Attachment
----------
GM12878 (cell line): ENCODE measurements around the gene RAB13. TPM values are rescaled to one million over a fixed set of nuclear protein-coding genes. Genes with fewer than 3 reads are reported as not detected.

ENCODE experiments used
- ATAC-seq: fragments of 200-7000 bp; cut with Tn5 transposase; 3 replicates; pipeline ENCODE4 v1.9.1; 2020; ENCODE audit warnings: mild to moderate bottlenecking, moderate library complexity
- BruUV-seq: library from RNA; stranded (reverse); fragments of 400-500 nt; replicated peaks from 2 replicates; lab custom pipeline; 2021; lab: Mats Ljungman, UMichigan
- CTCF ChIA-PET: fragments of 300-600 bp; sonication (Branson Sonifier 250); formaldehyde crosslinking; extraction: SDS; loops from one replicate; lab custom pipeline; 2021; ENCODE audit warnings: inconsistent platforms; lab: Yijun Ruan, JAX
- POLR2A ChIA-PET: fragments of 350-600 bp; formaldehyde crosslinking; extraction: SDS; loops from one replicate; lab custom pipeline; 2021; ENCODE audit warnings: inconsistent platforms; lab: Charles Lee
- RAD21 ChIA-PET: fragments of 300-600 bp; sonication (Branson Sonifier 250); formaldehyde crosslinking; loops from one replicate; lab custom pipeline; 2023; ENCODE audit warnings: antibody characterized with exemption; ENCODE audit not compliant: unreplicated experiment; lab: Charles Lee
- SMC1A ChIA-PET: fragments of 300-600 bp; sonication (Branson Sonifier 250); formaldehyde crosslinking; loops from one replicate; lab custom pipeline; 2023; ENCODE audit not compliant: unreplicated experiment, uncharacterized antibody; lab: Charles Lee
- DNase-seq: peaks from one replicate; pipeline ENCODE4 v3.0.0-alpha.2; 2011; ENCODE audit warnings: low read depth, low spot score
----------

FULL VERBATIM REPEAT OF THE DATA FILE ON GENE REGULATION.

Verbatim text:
GM12878 (cell line): ENCODE measurements around the gene RAB13. TPM values are rescaled to one million over a fixed set of nuclear protein-coding genes. Genes with fewer than 3 reads are reported as not detected.

ENCODE experiments used
- ATAC-seq: fragments of 200-7000 bp; cut with Tn5 transposase; 3 replicates; pipeline ENCODE4 v1.9.1; 2020; ENCODE audit warnings: mild to moderate bottlenecking, moderate library complexity
- BruUV-seq: library from RNA; stranded (reverse); fragments of 400-500 nt; replicated peaks from 2 replicates; lab custom pipeline; 2021; lab: Mats Ljungman, UMichigan
- CTCF ChIA-PET: fragments of 300-600 bp; sonication (Branson Sonifier 250); formaldehyde crosslinking; extraction: SDS; loops from one replicate; lab custom pipeline; 2021; ENCODE audit warnings: inconsistent platforms; lab: Yijun Ruan, JAX
- POLR2A ChIA-PET: fragments of 350-600 bp; formaldehyde crosslinking; extraction: SDS; loops from one replicate; lab custom pipeline; 2021; ENCODE audit warnings: inconsistent platforms; lab: Charles Lee
- RAD21 ChIA-PET: fragments of 300-600 bp; sonication (Branson Sonifier 250); formaldehyde crosslinking; loops from one replicate; lab custom pipeline; 2023; ENCODE audit warnings: antibody characterized with exemption; ENCODE audit not compliant: unreplicated experiment; lab: Charles Lee
- SMC1A ChIA-PET: fragments of 300-600 bp; sonication (Branson Sonifier 250); formaldehyde crosslinking; loops from one replicate; lab custom pipeline; 2023; ENCODE audit not compliant: unreplicated experiment, uncharacterized antibody; lab: Charles Lee
- DNase-seq: peaks from one replicate; pipeline ENCODE4 v3.0.0-alpha.2; 2011; ENCODE audit warnings: low read depth, low spot score